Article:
It is helpful that, almost across the board, collectors use the same criteria to judge the objects they love. From dolls to furniture to fishing rods, there are standards for valuing collectibles and the same vocabulary can be used almost interchangeably. Whether you're examining a find in your great-aunt's attic or a potential purchase, whatever it is, you can ask yourself the same questions.
As a preliminary to handling the item, stand back and look at it. Is the object pleasing to look at? If it exhibits a distinctive style (Art Deco or retro, for instance), does it look its age? Is it a good example of its kind?
Style is, essentially, a distinctive and characteristic manner of expression, and there is a style, fortunately, to appeal to every taste. Most collectors begin with, or develop, a preference for a particular style. One person likes Art Deco design while another prefers the biomorphism of the 1950s. If you've familiarized yourself with the design characteristics of the style you've chosen for yourself, you will seldom develop eye fatigue at a collectibles show because your selective eye will automatically rule out everything that doesn't conform. Developing an eye for a style will also help you recognize the great mirror in the junk shop that everyone else has ignored or the one Balenciaga gown in a thrift shop otherwise full of secondhand clothes.
Form refers to the shape of an object as separate from its materials, and is an important component of its style. The ability to discern form is important. If you're starting to collect dinnerware, for example, you'll get to know that frequently the same decorative patterns were applied to different shapes of plates, cups, and bowls. You'll learn to "see through" the decoration to the form of the underlying ceramic. As you become increasingly familiar with your field, you will increasingly be able to recognize the unusual form and to ask yourself if the toy or vase you're considering is a rare form of that particular collectible or simply run-of-the-mill.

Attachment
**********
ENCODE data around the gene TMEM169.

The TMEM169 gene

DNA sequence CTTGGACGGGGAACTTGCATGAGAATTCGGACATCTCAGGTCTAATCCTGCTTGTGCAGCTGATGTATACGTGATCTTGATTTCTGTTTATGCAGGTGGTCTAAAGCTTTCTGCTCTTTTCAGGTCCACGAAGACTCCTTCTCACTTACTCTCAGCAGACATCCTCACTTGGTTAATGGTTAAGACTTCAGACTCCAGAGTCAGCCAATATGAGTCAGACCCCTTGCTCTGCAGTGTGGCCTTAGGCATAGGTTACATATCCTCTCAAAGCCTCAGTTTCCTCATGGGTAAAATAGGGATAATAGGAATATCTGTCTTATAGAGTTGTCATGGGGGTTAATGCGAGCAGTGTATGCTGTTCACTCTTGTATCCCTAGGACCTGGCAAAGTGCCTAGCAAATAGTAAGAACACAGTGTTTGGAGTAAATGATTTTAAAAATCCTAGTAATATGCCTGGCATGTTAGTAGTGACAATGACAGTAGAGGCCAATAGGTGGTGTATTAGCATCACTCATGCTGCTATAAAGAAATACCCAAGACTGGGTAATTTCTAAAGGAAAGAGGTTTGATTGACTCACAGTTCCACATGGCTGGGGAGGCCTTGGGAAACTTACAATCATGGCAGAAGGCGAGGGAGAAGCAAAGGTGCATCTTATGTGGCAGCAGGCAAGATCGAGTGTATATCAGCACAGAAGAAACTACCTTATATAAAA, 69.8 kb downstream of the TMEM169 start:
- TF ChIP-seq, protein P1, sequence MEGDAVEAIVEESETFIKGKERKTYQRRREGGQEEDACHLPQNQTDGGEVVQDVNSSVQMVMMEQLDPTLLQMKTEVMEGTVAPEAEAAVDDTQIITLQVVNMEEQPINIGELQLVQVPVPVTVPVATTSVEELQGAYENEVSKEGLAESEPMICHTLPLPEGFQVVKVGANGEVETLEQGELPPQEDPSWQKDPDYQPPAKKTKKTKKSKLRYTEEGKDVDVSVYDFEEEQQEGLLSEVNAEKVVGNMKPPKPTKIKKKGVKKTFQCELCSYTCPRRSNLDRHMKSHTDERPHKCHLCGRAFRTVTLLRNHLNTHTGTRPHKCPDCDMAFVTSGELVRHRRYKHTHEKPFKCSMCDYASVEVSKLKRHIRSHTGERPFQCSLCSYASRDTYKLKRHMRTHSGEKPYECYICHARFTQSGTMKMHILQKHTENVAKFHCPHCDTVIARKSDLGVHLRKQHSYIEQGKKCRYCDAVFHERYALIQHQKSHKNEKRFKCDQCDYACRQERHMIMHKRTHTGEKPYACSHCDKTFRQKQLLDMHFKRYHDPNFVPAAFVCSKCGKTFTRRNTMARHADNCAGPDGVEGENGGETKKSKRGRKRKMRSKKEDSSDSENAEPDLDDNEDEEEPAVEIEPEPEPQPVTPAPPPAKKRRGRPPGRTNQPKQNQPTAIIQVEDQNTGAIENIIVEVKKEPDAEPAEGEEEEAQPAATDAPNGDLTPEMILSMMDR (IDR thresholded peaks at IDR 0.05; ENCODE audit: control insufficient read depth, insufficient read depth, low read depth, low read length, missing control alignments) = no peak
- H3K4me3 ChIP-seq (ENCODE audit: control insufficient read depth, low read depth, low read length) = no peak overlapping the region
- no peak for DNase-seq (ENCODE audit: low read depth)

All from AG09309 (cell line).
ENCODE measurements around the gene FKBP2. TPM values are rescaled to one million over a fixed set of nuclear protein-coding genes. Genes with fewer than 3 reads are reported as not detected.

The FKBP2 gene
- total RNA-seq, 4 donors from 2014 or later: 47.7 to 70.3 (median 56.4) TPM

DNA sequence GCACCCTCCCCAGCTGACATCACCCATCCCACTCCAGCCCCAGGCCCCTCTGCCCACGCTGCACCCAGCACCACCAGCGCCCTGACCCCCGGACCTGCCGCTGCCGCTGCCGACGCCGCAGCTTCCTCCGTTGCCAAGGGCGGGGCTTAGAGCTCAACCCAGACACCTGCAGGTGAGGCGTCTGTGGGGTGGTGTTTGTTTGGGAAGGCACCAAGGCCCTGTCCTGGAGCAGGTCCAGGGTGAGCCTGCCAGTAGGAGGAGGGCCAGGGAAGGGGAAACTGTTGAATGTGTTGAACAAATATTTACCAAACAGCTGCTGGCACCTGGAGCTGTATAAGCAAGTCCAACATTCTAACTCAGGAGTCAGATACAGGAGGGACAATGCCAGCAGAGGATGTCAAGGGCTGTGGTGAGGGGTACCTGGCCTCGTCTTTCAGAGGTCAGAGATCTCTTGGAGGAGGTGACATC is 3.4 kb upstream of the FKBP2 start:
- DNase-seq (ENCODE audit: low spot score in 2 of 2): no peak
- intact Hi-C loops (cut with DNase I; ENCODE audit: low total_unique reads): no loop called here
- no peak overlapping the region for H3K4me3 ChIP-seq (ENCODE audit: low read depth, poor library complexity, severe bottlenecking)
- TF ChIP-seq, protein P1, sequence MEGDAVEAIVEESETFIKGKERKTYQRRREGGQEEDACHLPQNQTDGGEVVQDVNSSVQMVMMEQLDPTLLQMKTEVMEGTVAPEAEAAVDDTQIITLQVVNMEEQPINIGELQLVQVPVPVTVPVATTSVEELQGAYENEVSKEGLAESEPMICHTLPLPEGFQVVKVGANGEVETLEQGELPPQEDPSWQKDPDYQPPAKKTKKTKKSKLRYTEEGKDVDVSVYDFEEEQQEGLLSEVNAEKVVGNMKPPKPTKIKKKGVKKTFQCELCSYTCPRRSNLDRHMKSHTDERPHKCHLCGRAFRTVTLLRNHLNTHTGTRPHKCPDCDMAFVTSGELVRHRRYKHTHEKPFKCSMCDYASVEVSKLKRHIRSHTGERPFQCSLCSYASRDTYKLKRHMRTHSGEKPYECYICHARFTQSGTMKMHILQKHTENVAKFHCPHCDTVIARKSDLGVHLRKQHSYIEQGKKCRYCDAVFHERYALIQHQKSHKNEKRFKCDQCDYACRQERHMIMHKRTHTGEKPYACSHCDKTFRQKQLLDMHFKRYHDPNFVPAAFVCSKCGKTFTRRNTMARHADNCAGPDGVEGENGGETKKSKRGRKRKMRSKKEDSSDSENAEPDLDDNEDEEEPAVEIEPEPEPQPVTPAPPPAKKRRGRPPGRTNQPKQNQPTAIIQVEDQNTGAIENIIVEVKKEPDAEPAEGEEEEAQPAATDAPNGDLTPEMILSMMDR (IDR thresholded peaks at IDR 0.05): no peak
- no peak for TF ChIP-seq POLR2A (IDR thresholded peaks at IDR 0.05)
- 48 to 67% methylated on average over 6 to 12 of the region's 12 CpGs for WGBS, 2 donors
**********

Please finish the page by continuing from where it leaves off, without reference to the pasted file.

Materials can give you an immediate sense of an object's age. Plastics are postwar. Chrome finishes tend to be from the twenties and thirties. Satin evening gowns are often from the 1930s. Aluminum kitchenware is from the very late 1940s. The materials of any collectible should be consistent throughout. If four buttons on a Chanel suit are labeled with Chanel's double C's and one is unlabeled, then the unmarked button is likely to be a replacement. That makes a difference to Chanel collectors.
The buttons on a dress, the handles on a desk, the engraving on a piece of glass-all are categories of ornament. Ornament is often an indication of the quality of a collectible, so study it carefully. Is the decoration made of exotic materials (ivory, jade, or lacquer, for instance)? Is it painstakingly rendered or incongruously crude? Does it seem to be stamped out by machine, or is it cast? Does it appear to be handmade? Is there a great deal of ornament, and if so, does it suit the style of the piece? Since certain types of ornament-such as inlay, figures, animal forms-are typical of certain designers, they can aid in attribution. The study of ornament brings out the latent Sherlock Holmes in many collectors.